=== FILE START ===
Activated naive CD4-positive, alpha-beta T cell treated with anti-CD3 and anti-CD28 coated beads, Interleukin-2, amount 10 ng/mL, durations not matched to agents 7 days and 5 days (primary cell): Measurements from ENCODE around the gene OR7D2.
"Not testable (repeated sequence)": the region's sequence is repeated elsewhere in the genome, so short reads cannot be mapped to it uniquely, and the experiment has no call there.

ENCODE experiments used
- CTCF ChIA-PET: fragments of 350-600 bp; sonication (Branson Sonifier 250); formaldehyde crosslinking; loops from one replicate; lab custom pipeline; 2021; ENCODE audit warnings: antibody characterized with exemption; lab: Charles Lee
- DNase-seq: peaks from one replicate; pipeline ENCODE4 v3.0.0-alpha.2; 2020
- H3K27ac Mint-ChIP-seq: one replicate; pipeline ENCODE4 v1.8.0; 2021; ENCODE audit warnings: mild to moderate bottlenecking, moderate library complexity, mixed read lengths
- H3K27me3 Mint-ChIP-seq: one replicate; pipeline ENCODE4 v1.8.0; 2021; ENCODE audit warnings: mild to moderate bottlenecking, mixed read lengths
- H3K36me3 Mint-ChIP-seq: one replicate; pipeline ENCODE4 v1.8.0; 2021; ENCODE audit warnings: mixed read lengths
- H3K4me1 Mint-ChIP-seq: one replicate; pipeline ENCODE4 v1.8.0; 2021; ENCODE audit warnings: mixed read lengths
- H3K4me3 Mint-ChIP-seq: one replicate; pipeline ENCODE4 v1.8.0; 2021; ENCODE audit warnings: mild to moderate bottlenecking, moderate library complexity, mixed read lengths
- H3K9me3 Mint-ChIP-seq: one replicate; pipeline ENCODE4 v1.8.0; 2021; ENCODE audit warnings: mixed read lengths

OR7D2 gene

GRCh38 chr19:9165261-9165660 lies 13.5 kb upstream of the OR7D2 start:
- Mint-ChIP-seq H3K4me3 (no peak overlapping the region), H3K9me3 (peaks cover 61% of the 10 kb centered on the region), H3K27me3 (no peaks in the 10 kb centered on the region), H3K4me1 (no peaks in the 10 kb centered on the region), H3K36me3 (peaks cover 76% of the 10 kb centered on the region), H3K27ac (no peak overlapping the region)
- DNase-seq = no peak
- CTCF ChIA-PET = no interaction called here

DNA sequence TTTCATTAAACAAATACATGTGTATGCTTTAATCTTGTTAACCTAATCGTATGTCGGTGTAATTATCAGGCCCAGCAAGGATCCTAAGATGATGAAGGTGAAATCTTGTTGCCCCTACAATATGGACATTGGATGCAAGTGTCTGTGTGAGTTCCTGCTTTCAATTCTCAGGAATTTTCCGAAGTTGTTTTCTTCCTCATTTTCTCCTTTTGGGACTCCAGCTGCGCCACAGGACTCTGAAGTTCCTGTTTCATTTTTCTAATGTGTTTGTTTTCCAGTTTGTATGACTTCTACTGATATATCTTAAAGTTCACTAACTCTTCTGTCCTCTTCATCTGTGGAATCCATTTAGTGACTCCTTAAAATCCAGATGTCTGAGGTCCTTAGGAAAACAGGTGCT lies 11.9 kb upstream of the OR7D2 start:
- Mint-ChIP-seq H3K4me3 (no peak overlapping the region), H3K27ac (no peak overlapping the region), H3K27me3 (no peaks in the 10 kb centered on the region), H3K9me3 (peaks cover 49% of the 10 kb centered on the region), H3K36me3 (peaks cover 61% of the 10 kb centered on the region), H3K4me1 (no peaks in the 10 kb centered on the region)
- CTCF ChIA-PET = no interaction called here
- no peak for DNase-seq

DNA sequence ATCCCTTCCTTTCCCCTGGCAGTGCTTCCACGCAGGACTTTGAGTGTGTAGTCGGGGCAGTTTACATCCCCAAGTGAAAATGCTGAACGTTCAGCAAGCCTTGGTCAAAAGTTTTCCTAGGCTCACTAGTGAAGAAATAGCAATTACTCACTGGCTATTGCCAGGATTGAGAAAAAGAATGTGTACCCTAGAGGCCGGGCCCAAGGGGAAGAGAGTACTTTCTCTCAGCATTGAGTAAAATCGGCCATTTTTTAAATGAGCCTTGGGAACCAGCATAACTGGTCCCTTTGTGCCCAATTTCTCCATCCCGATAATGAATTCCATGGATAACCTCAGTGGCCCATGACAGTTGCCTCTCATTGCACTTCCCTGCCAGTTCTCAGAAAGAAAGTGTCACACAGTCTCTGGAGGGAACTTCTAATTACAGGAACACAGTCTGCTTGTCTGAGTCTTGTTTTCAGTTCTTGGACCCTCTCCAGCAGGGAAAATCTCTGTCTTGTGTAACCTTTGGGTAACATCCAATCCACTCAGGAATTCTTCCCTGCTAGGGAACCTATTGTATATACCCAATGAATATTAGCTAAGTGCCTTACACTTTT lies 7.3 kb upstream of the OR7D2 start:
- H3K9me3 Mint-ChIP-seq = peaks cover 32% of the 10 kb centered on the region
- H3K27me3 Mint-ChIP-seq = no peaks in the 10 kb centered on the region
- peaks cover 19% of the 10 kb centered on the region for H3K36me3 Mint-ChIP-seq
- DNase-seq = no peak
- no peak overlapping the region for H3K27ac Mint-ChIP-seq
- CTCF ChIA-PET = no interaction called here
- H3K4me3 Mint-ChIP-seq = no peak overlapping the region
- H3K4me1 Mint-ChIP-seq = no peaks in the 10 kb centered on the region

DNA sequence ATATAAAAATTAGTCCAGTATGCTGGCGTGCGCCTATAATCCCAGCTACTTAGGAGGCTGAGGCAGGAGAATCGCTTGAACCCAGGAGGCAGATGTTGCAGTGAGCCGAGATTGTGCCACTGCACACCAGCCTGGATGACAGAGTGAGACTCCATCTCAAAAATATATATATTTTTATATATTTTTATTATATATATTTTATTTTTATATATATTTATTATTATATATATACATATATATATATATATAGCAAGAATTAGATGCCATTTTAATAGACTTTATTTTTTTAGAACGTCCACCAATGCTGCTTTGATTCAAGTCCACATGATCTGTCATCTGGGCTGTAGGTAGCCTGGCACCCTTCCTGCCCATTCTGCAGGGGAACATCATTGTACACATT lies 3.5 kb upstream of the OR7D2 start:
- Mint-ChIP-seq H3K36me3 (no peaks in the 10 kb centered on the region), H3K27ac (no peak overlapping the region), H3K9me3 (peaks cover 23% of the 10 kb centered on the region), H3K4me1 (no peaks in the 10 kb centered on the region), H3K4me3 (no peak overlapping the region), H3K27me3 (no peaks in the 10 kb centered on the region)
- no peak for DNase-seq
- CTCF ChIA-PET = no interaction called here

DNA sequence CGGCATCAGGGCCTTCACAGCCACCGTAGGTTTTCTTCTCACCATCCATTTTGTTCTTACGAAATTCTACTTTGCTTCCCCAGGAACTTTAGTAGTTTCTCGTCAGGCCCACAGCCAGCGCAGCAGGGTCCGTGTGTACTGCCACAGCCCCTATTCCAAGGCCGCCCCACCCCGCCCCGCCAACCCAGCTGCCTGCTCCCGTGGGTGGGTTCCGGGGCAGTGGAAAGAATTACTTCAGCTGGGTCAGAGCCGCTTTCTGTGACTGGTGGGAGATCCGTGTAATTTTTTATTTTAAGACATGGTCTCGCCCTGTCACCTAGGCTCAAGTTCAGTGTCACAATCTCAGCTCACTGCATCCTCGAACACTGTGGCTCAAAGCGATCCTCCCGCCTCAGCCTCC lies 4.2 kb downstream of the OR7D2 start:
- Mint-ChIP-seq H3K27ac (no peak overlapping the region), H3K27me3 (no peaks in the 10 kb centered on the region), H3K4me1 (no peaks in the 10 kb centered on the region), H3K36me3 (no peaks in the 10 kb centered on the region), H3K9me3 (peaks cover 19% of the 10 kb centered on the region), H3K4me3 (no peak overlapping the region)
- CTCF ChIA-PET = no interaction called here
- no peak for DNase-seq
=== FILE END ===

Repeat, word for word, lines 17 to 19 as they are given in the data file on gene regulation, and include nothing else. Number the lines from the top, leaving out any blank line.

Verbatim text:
DNA sequence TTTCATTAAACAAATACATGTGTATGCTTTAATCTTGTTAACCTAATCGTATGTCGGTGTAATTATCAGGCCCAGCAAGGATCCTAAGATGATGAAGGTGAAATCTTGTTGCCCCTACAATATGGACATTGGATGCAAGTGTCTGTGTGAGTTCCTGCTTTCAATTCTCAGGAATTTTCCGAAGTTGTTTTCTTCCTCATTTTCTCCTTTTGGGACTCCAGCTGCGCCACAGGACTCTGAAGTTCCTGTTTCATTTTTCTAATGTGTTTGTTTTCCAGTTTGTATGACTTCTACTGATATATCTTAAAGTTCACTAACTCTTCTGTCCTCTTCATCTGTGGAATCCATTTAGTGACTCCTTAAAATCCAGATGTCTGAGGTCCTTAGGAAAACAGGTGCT lies 11.9 kb upstream of the OR7D2 start:
- Mint-ChIP-seq H3K4me3 (no peak overlapping the region), H3K27ac (no peak overlapping the region), H3K27me3 (no peaks in the 10 kb centered on the region), H3K9me3 (peaks cover 49% of the 10 kb centered on the region), H3K36me3 (peaks cover 61% of the 10 kb centered on the region), H3K4me1 (no peaks in the 10 kb centered on the region)
- CTCF ChIA-PET = no interaction called here